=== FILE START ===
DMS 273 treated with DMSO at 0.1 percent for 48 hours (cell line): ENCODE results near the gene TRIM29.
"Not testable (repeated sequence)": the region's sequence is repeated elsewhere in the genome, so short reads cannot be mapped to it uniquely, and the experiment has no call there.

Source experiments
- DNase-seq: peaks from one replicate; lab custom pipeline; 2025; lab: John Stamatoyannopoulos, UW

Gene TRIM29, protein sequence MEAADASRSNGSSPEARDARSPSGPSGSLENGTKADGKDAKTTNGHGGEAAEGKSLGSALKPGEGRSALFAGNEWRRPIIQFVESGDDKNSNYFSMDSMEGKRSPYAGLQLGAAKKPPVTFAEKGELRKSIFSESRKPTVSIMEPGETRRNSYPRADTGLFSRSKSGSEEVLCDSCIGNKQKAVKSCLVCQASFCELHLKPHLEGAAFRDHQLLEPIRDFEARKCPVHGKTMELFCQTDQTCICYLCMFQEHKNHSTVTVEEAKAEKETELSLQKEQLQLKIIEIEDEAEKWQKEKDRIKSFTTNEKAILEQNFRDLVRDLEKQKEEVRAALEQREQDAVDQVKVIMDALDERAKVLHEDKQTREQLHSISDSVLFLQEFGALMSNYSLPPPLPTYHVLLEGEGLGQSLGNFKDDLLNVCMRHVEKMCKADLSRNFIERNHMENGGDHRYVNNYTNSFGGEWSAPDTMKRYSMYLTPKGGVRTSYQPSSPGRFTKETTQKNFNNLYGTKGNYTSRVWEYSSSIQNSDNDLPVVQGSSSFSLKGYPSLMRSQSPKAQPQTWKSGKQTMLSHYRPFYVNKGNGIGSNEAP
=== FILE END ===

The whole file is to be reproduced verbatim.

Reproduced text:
DMS 273 treated with DMSO at 0.1 percent for 48 hours (cell line): ENCODE results near the gene TRIM29.
"Not testable (repeated sequence)": the region's sequence is repeated elsewhere in the genome, so short reads cannot be mapped to it uniquely, and the experiment has no call there.

Source experiments
- DNase-seq: peaks from one replicate; lab custom pipeline; 2025; lab: John Stamatoyannopoulos, UW

Gene TRIM29, protein sequence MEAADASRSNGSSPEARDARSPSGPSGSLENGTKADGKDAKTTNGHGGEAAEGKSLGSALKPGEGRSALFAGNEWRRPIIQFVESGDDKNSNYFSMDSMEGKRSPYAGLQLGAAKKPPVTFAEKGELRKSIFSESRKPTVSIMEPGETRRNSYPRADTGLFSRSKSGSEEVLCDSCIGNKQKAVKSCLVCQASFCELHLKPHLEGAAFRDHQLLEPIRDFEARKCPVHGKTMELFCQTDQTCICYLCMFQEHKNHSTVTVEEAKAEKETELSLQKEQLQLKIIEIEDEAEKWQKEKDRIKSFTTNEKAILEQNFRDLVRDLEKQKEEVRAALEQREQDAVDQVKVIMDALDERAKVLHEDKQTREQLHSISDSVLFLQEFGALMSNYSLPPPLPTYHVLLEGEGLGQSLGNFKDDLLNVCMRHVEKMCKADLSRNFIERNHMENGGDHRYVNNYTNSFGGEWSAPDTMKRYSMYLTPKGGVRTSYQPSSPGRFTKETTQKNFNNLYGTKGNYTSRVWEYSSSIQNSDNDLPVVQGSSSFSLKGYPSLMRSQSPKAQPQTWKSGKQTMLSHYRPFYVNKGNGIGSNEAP